Tuesday, February 10, 2009

The Colorado River Compact

After reading a bunch of Wallace Stegner and watching John McCain lose Nevada, New Mexico, and Colorado after he said during the campaign that the Colorado River Compact might need to be renegotiated, I decided to read up on the matter. I just finished Norris Hundley's Water and the West: The Colorado River Compact and the Politics of Water in the American West. Normally when I try and think of research ideas I just read the newspaper looking for examples of bad journalism (if there's two of something it's a trend), or I just try and think of arbitrary situations or quirks that lead to natural experiments, from which I could get some sort of easily econometrically identifiable causal estimate or program evaluation. (Title IX causing arbitrary variation in girls' sports participation, catastrophic injury causing arbitrary variation in time a rookie QB rides the bench before starting, etc.) This time I thought I'd pick some large general topic I'm interested in (water in the west) and read the history of it and see if there was any sort of thing economics issue I could address. Nope. Too broad. There are all sorts of interesting "what if" questions that one could ask about the Compact, (What if the amounts agreed upon had been different? What if there had never been a compact?) but that's not really what I do. I suppose there are also other cost-benefit analysis questions that one could ask about dams or other development on the river, but that's not really what I do either. Anyway, about the book itself.

Very briefly, the US Constitution Article 1 Section 10 allows for interstate compacts. Wyoming, Utah, Colorado, New Mexico, Arizona, Nevada, and California all got together and decided how to split up the waters of the Colorado. The Upper Basin (WY, UT, CO, NM) agreed to give 7.5 million acre-feet (that is how much water it takes to fill an acre one foot deep) to the Lower Basin annually (plus, confusingly, another 1 million acre-feet maybe to Arizona, maybe from Arizona's own tributaries). The Upper Basin wanted the compact because everybody knew California was developing the fastest, and water law in the arid west is based on prior appropriation--whoever starts using water from the river for some useful purpose first gets to keep doing it, so people upstream can't make the river go dry. So the Upper Basin could develop in its natural way and not have to worry that when people finally did start living there there wouldn't be any water. California wanted the compact because the federal government was being all sorts of slow about allowing development on the river, and California really wanted a dam on the lower river for electricity and flood control. Nevada wanted a dam too, and Arizona, well, they didn't really want the compact. They wanted to build a canal called the Highline Canal, which would divert a crapload of the water from the Colorado and ship it all the way to Tucson. The canal was the brainchild of George Maxwell, who believed that without the canal the US would get in a war with Asia because Mexico was being colonized by Asians. (Seriously. Read that sentence again.) So Arizona didn't ratify the compact until 1944, 22 years after everybody else signed on, and only after 2 or 3 unsuccessful Supreme Court cases against California (the US Supreme Court is the court of original jurisdiction for inter-state conflicts). Then after a few more years they sued California again, and after 11 years the Supreme Court decided that basically Arizona did get a lot of water, but really, Congress and the Secretary of the Interior could in fact do whatever it wanted with the water, so in some sense the compact doesn't even matter. Also, Native Americans and Mexico need water too. And oh, by the way, there's not nearly enough water in the river as you guys originally thought. And yeh, Arizona's canal did end up getting built. The End.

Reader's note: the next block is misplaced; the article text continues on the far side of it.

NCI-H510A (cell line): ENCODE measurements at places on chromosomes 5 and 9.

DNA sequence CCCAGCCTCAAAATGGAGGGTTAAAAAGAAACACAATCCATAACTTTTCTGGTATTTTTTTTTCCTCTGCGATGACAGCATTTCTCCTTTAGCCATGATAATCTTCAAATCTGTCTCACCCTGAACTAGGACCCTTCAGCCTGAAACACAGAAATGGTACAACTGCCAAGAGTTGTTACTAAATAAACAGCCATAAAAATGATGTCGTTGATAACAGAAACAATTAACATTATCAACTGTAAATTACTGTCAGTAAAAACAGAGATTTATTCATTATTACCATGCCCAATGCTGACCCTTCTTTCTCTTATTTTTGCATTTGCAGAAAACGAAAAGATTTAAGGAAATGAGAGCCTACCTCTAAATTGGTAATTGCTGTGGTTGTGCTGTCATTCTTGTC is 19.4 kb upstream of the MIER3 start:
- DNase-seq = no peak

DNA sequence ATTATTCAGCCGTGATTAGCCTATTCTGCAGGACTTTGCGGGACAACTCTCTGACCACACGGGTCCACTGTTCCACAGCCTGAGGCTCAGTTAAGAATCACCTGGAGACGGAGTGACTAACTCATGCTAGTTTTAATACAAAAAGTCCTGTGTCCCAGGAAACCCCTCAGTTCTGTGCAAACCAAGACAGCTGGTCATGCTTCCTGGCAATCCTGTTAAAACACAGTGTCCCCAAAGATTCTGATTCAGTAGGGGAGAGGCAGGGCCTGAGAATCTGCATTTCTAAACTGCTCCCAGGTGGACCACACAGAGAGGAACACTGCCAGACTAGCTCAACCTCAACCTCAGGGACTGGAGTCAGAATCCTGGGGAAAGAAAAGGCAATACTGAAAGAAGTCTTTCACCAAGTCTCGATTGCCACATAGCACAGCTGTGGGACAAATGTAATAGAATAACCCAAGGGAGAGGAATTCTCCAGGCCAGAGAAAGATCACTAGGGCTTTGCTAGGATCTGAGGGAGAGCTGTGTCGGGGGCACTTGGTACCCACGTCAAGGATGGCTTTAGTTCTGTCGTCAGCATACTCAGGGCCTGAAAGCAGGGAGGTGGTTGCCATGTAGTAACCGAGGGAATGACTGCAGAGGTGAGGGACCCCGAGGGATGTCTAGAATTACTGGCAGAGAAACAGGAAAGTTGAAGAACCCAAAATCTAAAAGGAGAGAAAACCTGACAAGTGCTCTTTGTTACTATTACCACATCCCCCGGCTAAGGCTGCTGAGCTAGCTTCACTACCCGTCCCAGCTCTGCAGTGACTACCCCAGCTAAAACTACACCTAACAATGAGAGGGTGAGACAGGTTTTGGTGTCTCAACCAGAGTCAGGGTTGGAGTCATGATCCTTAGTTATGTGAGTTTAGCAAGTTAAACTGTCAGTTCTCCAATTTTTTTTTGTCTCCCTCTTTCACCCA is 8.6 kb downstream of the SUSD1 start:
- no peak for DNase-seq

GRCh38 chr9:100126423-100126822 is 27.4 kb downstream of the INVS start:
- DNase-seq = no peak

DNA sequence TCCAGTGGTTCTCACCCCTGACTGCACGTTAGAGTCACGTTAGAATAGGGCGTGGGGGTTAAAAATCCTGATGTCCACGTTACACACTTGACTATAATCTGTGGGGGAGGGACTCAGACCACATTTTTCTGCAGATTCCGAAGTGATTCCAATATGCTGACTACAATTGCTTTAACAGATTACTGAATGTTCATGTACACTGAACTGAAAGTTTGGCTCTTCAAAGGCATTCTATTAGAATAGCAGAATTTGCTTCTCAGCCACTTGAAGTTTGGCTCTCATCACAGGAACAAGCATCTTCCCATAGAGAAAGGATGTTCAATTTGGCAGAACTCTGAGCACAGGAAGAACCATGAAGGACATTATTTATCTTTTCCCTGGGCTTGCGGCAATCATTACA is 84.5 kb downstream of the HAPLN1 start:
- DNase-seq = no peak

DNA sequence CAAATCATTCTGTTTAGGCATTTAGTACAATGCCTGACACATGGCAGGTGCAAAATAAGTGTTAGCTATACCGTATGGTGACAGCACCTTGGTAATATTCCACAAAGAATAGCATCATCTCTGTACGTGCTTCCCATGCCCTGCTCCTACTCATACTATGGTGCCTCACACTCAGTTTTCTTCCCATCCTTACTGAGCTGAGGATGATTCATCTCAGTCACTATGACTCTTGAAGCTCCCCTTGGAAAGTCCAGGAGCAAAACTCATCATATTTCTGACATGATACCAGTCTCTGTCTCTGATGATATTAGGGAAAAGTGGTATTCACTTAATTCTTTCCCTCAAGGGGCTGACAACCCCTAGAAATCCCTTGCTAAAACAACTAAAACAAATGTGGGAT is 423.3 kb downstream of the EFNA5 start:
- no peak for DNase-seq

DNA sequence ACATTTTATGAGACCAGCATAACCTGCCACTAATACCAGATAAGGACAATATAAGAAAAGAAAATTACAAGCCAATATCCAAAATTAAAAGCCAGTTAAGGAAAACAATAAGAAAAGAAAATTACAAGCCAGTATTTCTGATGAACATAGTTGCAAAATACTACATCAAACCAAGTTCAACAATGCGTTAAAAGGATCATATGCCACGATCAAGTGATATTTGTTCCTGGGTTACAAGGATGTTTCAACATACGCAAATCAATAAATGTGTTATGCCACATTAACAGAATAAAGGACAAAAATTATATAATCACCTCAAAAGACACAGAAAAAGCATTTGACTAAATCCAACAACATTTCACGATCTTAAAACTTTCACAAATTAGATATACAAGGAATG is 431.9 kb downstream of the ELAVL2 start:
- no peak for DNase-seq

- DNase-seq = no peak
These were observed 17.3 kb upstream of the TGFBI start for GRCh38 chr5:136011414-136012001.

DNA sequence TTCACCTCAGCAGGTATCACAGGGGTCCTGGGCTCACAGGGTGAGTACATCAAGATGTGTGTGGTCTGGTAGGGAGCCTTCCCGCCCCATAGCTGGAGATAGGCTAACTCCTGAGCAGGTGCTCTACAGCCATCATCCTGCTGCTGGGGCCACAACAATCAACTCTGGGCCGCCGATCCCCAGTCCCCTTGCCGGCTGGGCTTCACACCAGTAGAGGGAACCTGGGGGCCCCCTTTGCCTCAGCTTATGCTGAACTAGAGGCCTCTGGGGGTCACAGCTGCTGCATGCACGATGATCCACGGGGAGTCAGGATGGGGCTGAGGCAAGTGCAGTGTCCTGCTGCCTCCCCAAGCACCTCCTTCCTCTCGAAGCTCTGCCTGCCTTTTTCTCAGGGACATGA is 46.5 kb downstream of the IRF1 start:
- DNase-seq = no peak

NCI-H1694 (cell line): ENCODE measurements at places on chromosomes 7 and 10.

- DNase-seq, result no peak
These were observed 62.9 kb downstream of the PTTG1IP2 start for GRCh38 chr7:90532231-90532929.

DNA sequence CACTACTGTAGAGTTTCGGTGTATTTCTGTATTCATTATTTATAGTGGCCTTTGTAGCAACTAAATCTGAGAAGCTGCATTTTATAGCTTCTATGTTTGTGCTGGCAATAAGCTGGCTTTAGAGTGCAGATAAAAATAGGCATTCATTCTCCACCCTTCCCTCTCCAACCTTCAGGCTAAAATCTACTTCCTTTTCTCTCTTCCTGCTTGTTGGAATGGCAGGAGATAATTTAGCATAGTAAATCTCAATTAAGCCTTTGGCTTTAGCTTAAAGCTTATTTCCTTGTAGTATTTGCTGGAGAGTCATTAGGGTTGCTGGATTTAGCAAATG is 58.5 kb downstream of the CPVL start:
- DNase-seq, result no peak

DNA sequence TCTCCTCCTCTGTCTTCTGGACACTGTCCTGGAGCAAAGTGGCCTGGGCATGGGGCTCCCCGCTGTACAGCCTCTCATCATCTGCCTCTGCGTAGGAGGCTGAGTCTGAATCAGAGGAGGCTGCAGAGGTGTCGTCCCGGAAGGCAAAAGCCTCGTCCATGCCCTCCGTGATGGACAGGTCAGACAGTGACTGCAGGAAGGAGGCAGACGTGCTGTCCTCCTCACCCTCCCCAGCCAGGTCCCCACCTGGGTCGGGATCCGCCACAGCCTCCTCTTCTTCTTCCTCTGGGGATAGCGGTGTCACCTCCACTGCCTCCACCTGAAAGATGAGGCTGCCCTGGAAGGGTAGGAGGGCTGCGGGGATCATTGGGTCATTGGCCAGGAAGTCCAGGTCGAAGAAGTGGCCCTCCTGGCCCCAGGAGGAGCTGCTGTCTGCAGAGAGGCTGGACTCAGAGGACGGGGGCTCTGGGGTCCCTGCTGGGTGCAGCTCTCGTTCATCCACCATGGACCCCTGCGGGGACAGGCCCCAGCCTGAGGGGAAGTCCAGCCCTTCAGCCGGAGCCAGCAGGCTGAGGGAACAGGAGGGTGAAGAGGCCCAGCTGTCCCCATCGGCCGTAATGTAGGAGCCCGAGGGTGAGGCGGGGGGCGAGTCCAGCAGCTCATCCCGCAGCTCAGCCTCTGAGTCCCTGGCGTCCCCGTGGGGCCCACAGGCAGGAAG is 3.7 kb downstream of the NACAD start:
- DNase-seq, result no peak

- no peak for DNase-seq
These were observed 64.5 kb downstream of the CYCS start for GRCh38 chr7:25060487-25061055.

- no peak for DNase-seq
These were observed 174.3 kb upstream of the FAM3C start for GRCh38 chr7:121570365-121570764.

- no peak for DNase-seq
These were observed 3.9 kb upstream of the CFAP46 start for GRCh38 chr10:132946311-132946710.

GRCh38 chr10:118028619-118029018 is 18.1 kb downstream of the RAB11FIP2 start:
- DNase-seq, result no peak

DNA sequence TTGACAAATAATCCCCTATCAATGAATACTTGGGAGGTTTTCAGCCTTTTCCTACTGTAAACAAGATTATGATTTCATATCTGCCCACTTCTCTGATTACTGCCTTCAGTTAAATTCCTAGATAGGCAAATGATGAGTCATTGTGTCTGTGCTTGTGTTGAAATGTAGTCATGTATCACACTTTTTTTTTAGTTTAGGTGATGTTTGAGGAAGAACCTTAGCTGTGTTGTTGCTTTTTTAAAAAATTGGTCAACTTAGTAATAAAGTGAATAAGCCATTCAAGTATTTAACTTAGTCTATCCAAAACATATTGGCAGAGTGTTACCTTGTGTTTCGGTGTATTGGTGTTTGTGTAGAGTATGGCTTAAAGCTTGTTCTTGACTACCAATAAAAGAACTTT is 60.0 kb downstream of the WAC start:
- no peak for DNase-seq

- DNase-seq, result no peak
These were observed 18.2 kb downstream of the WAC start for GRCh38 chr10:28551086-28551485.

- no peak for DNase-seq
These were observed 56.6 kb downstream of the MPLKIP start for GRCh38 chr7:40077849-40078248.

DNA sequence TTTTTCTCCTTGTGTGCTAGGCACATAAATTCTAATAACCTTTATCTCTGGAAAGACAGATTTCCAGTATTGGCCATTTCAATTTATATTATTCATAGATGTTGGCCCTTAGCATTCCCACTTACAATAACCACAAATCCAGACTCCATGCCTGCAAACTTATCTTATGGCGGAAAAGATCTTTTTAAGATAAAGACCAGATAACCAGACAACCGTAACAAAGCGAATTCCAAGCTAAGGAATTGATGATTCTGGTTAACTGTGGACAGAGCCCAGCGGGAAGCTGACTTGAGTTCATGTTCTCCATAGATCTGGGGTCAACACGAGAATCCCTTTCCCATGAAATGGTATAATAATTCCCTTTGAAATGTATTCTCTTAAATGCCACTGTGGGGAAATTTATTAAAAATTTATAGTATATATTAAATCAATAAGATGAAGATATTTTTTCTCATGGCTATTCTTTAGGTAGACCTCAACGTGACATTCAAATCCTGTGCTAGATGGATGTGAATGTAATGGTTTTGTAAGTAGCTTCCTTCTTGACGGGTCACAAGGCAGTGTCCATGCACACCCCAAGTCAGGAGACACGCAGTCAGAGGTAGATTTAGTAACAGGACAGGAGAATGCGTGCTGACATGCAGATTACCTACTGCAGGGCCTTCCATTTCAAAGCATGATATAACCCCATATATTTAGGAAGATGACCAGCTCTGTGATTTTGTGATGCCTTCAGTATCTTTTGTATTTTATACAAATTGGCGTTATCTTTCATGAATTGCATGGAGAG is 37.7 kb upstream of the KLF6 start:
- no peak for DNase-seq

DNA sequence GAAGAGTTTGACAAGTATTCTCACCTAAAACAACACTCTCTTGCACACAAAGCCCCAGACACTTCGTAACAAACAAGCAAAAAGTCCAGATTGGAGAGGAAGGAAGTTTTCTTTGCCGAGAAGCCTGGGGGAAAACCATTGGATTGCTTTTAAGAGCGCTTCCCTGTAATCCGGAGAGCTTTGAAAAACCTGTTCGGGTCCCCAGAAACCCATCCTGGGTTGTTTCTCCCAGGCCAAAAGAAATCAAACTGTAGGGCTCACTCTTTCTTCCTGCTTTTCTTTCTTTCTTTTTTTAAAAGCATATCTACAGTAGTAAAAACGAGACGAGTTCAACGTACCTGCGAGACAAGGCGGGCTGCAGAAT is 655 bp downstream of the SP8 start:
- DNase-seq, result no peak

The first 75 pages are rather forgettable, discussing the first attempts to develop along the river in the Imperial Valley. The rest is actually pretty interesting, but probably only if you're already interested in the relevant subject. I read a 1975 printing, so this book could definitely use an update. A new version is indeed due out this May; I do not know if it will be updated.

Even if you don't read the book (or even the Wikipedia articles I linked to, or even this whole post) you should definitely look at these pictures of a rafting trip down Glen Canyon before they built the dam and consider supporting efforts to restoring a free-flowing river.

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